Degrees of Success

Safeguarding an Ethnically Diverse Nursing Workforce in Nursing Education

Authors

  • Stacy Johnson MSc, BSc, RN,

    1. University of Nottingham, England
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    • Stacy Johnson, MSc, BSc, RN, is a lecturer at the University of Nottingham, England. Her research interests include diversity and entrepreneurship in nursing. The research reported here was carried out as part of a Mary Seacole Leadership Award. She may be reached at Stacy.Johnson@nottingham.ac.uk.

  • Janet Scammell DNSci, MSc, BA, DipNEd, RNT, SRN, SCM,

    1. University of Bournemouth, England
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    • Janet Scammell, DNSci, MSc, BA, DipNEd, RNT, SRN, SCM, is an associate professor at the University of Bournemouth, England, and leads the Framework for Undergraduate Nursing as well as units within the university's postgraduate certificate in education. Her research interests concern inequalities in health care practice and work forces and practice and work-based learning. She may be reached at jscammell@bournebouth.ac.uk.

  • Laura Serrant-Green PhD, MA, BA, RGN, PGCE

    1. School of Health and Wellbeing, University of Wolverhampton, England
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    • Laura Serrant-Green, PhD, MA, BA, RGN, PGCE, is professor of community and public health nursing/director of research and enterprise, School of Health and Wellbeing, University of Wolverhampton, England. She was appointed to the Prime Minister's Commission for the review of nursing and midwifery in 2010–2011. She may be reached at l.serrant-green@wlv.ac.uk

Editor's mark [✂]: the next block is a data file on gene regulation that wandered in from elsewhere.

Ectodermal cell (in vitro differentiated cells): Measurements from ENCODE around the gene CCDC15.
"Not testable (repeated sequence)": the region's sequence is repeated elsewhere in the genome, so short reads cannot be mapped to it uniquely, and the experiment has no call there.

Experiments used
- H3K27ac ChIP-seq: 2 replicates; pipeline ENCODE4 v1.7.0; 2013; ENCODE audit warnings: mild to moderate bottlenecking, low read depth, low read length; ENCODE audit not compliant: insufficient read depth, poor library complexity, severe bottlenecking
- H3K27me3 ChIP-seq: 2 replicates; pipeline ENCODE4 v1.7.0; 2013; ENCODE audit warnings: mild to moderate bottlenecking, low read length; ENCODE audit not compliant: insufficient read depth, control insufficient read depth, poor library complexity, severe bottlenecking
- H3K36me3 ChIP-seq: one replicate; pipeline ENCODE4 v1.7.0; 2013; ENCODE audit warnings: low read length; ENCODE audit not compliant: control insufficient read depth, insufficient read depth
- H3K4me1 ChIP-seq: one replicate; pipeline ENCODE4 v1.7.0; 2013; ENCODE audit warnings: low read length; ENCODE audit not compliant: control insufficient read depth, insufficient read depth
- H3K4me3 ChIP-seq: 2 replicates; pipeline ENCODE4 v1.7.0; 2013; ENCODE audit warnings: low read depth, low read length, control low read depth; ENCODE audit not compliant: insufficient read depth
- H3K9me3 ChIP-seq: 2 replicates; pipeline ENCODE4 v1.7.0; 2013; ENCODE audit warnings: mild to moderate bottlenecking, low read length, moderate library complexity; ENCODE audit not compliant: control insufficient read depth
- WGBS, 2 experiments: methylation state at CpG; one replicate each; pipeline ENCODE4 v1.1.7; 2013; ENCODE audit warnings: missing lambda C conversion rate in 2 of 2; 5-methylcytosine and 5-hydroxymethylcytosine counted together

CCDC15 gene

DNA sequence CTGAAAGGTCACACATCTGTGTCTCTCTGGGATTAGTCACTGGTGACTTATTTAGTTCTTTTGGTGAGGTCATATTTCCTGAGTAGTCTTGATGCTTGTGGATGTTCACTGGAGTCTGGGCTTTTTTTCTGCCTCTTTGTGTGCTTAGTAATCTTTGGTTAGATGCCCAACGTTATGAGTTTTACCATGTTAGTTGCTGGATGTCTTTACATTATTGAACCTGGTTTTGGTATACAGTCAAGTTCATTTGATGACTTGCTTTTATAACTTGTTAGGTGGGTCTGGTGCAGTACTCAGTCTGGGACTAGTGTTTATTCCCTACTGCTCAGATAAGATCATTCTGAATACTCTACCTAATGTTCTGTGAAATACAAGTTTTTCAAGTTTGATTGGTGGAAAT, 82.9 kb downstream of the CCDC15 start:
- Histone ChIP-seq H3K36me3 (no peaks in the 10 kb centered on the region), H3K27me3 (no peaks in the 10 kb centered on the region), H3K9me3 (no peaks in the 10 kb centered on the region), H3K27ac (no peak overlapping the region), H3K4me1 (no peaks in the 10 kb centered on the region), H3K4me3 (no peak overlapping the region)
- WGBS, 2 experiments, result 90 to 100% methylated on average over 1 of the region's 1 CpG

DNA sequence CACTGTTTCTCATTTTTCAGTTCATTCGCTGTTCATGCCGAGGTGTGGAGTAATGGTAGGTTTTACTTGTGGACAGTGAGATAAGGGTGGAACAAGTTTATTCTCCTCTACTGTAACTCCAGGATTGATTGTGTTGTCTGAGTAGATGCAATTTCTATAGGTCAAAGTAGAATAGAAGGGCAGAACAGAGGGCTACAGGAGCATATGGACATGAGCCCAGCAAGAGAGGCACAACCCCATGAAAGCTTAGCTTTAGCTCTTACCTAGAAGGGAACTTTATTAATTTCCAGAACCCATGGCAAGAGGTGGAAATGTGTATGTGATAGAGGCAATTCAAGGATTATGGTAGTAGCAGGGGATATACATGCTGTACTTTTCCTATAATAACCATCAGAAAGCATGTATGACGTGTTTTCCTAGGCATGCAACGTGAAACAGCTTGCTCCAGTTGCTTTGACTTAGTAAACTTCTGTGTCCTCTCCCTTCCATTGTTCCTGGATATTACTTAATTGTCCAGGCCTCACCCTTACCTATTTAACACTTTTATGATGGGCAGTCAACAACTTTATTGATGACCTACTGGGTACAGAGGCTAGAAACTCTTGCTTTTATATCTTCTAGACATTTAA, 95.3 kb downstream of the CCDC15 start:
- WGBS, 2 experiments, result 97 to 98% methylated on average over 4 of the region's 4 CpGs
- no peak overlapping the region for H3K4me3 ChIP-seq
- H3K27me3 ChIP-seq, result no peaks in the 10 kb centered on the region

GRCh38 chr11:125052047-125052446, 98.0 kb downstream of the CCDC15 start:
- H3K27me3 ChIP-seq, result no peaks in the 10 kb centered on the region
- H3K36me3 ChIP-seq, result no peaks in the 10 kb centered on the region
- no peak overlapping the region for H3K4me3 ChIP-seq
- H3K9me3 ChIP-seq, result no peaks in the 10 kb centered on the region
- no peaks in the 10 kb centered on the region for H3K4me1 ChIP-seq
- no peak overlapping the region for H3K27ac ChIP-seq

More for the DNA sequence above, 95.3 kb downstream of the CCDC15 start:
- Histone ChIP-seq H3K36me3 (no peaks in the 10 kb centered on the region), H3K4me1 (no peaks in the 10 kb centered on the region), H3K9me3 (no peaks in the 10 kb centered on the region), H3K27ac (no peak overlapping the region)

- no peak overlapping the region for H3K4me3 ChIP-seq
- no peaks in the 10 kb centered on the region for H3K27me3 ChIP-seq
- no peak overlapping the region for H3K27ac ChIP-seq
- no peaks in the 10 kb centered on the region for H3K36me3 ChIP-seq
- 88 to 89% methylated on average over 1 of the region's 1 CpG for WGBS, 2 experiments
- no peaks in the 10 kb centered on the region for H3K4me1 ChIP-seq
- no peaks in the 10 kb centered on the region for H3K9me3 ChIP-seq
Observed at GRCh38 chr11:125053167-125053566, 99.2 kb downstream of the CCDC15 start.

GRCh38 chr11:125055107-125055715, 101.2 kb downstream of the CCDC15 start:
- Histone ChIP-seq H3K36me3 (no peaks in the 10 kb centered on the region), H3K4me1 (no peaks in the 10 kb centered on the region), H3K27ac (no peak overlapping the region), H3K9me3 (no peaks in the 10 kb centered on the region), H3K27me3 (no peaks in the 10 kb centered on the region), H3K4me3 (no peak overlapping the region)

Abstract

By the end of 2013, all programs leading to the registered nurse qualification in the United Kingdom will be at the bachelor's degree level. There is concern that all-degree nursing education might threaten the diversity of the future nursing workforce in the United Kingdom.

This article reports on a qualitative pilot study exploring the critical issues for access, recruitment, and retention of Black and minority ethnic (BME) students in U.K. nursing degree programs from the students' perspective. The study utilized action research, and this article reports on the first two stages of the action research cycle, problem identification and identification of actions. The data were collected through focus groups and interviews with BME students and then analyzed with iterative thematic analysis.

The objective was to inform an action framework for U.K. universities devising access, recruitment, admission, and retention practice for BME students when U.K. nurse training becomes all degree.

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